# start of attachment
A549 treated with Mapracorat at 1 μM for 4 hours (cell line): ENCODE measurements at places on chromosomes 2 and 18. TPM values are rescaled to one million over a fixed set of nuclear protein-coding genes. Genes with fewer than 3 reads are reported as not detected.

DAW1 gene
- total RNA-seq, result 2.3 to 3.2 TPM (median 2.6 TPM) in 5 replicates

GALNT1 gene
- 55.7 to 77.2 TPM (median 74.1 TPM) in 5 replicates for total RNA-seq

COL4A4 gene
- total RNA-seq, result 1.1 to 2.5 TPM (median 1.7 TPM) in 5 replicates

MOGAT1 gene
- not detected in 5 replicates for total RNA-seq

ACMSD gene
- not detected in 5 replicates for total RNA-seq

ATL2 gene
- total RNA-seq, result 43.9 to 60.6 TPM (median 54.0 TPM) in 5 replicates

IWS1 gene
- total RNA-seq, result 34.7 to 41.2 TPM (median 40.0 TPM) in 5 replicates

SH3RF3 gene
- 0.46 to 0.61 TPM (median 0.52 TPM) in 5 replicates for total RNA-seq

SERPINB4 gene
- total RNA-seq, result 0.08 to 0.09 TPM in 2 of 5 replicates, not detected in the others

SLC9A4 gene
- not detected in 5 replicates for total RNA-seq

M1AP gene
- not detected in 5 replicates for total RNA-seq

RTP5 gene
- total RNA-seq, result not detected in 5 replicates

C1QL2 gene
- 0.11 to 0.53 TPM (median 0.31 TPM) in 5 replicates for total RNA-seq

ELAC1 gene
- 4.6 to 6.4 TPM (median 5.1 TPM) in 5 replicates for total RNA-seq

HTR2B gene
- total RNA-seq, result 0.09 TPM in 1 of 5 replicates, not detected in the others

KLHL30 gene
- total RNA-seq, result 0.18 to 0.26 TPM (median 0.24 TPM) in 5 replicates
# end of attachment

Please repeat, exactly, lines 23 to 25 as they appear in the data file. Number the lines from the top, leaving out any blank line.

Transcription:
- not detected in 5 replicates for total RNA-seq

RTP5 gene
- total RNA-seq, result not detected in 5 replicates